It is expected that Korea and China will allow direct transactions between the won and the yuan after the bilateral summit meeting on July 3. In addition, the two parties are discussing the establishment of a yuan clearing bank in Korea for this purpose. If the plans turn out well, Korea can have a vantage point in turning itself into a yuan hub.
According to government sources, President Park Geun-hye and President Xi Jinping are going to announce economic cooperation measures, including the yuan plans, during the summit meeting.
If the direct transactions are allowed, Korean companies do not have to change money for trade with China, and they can save a lot on transaction costs such as exchange commissions. According to Standard Chartered Bank Korea, Chinese importers have saved 3 to 5 percent of their transaction costs by using the yuan as the settlement currency instead of the U.S. dollar.
The size of the trade between Korea and China amounted to US$230 billion as of the end of last year, and 99 percent of it was based on the currencies of third countries. The Bank of Korea and the Ministry of Strategy & Finance explained that Korea’s dependency on the U.S. dollar can be decreased, and the instability in the forex market due to foreign exchange fluctuations can be eased as well with direct transactions.
The establishment of a yuan clearing bank is expected to further boost the mutual investment and trade. At present, such clearing banks are located in Taiwan, Hong Kong and Singapore and are planned to be set up in Britain, France and Luxembourg.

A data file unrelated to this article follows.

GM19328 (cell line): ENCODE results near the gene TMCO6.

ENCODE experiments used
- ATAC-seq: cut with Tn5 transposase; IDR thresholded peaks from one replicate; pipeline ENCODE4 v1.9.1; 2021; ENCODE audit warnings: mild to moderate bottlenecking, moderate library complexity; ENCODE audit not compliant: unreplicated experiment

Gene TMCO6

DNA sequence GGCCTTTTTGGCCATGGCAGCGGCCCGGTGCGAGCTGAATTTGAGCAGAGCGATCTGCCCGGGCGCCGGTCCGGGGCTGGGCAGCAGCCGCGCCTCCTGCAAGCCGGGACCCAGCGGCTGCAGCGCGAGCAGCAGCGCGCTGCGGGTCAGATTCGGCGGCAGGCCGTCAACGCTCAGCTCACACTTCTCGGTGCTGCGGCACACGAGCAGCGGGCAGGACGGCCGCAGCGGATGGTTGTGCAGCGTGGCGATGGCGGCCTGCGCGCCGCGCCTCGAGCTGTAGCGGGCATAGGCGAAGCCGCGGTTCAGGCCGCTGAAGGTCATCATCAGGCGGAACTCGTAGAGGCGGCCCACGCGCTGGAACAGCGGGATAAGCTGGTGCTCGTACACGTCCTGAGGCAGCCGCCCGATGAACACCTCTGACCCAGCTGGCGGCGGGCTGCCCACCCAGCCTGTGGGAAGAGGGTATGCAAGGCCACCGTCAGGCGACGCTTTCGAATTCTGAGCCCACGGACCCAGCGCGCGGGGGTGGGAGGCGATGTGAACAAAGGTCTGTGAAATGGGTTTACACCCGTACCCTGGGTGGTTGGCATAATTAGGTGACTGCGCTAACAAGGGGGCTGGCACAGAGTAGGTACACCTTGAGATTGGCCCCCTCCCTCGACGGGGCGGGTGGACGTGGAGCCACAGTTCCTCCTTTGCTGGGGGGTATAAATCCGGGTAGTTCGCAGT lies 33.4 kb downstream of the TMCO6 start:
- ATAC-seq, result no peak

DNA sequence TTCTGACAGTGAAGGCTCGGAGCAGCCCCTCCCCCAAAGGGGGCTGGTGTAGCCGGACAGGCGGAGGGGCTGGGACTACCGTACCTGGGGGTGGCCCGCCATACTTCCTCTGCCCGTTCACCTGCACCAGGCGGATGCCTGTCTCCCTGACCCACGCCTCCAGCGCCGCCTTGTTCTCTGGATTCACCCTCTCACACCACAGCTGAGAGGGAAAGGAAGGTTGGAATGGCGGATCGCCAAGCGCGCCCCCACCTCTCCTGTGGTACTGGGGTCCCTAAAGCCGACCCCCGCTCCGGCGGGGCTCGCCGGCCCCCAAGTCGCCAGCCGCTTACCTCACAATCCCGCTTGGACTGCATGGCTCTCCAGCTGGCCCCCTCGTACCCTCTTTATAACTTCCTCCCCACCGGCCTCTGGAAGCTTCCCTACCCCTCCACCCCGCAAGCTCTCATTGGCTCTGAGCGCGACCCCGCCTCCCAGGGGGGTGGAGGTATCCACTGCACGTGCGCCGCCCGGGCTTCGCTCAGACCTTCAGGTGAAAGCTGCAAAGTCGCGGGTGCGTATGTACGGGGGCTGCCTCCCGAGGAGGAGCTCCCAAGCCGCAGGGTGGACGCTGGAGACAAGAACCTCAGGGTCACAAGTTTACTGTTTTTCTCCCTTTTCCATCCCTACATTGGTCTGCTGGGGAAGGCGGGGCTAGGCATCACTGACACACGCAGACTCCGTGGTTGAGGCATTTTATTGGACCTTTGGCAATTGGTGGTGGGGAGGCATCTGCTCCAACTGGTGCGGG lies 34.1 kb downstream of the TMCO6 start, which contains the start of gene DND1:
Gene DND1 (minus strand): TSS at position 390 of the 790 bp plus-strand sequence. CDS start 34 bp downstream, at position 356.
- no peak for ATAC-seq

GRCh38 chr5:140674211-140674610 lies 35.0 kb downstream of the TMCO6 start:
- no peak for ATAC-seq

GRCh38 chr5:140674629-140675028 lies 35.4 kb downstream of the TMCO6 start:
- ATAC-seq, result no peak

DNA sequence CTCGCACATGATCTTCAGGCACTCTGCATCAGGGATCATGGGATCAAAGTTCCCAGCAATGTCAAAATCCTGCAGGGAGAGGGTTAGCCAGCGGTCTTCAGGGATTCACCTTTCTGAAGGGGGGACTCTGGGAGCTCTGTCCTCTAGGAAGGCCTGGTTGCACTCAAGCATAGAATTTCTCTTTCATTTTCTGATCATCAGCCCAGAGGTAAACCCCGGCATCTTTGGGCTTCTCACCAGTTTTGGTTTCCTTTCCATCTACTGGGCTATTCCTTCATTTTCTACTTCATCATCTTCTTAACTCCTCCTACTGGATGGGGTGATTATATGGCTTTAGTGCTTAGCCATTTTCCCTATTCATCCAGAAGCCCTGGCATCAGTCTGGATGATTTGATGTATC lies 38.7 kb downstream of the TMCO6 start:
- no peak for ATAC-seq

“In Hong Kong, the size of the trade settlement based on the yuan increased eight-fold during the two years from the establishment of a yuan clearing bank in 2010,” said Korea Capital Market Institute researcher Ahn Yu-hwa, adding, “Korea’s infrastructure as a financial hub will be on par with that of Hong Kong once it houses the clearing bank and allows direct transactions.” The balance of the yuan-denominated bonds issued in Hong Kong surged by 60 percent to 237.2 billion yuan (US$38.15 billion) between 2011 and 2012. The funds also acted as a kind of leverage for Hong Kong’s investment in mainland China.
If a yuan clearing bank is set up in Korea, the role can be assumed by the Bank of Communications of China, the Industrial & Commercial Bank of China, the Bank of China, or the like. The Bank of China is assuming the role in Taiwan and Hong Kong, the Industrial & Commercial Bank of China in Singapore, and the People’s Bank of China in France and Luxemburg.
The size of yuan-based trade across the world reached 4.6 trillion won (US$740 billion) as of last year.